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German boffins give AAA battery power to dust

by on26 August 2021

For very small energiser bunnies 

German boffins have developed what they say is the smallest microsupercapacitor in existence. It's smaller than a speck of dust, safe for use in the human body, and can deliver similar voltage to a AAA battery.

The batteries were built with a stack of polymeric layers that are sandwiched together with a light-sensitive photo-resist material that acts as the current collector, a separator membrane, and electrodes made from an electrically conductive biocompatible polymer called PEDOT:PSS.

This stack is placed on a wafer-thin surface that is subjected to high mechanical tension, which causes the various layers to detach in a highly controlled fashion and fold up origami-style into a nano-biosupercapacitor with a volume 0.001 mm^3, occupying less space than a grain of dust. These tubular biosupercapacitors are therefore 3,000 times smaller than those developed previously, but with a voltage roughly the same as an AAA battery - albeit with far lower actual current flow.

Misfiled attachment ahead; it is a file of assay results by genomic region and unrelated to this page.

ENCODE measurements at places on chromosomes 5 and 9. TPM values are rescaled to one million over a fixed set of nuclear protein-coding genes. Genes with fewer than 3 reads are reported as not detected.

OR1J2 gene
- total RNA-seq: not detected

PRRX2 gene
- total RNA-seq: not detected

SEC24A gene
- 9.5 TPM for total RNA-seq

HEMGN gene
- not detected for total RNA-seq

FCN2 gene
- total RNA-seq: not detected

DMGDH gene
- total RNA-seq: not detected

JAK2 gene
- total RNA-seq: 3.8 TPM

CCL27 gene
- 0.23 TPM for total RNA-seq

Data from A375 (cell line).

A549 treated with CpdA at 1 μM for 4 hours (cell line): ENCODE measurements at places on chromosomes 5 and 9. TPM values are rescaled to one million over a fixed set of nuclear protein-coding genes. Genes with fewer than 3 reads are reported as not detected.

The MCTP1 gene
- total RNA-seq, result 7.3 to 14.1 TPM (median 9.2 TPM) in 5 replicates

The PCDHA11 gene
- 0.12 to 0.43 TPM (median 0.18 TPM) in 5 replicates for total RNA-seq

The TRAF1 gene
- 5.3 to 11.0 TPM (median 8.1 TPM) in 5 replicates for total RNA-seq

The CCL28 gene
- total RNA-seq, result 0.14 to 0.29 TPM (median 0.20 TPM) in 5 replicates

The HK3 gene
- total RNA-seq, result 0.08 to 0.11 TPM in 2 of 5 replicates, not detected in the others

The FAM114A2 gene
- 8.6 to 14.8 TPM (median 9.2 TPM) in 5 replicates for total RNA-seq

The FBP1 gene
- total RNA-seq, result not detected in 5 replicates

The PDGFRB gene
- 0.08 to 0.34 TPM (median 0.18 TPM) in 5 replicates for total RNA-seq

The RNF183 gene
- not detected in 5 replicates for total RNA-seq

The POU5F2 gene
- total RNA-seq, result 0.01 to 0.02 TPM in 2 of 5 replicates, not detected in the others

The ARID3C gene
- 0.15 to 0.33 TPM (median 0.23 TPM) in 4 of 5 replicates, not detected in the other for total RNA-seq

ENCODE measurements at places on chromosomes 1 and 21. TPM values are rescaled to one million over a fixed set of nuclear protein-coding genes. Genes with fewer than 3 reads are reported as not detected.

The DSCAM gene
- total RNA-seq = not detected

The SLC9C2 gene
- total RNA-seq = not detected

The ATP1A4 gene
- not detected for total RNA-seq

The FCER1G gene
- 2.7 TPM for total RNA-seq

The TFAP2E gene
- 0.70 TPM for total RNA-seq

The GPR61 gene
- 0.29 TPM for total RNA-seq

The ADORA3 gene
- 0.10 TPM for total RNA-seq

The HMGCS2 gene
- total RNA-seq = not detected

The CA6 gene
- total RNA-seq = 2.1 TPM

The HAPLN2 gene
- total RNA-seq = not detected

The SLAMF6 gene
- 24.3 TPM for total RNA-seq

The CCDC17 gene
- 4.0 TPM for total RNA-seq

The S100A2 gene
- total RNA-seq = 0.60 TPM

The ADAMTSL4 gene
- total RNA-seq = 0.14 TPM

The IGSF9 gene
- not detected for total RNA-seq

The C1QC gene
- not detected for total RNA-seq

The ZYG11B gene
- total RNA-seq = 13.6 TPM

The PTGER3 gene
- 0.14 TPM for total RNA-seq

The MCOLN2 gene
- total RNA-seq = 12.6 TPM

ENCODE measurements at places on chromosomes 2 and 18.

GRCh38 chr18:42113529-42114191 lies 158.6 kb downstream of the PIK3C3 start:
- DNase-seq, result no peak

These tiny devices were then placed in saline, blood plasma and blood, where they demonstrated an ability to successfully store energy.

The biosupercapacitor proved particularly effective in blood, where it retained up to 70 percent of its capacity after 16 hours of operation. Another reason blood may be a suitable home for the team's biosupercapacitor is that the device works with inherent redox enzymatic reactions and living cells in the solution to supercharge its own charge storage reactions, boosting its performance by 40 percent.

The team also subjected the device to the forces it might experience in blood vessels where flow and pressure fluctuate, by placing them in microfluidic channels, kind of like wind-tunnel testing for aerodynamics, where it stood up well. They also used three of the devices chained together to successfully power a tiny pH sensor, which could be placed in the blood vessels to measure pH and detect abnormalities that could be indicative of disease, such as a tumor growth.The findings have been published in the journal Nature Communications.



Last modified on 26 August 2021
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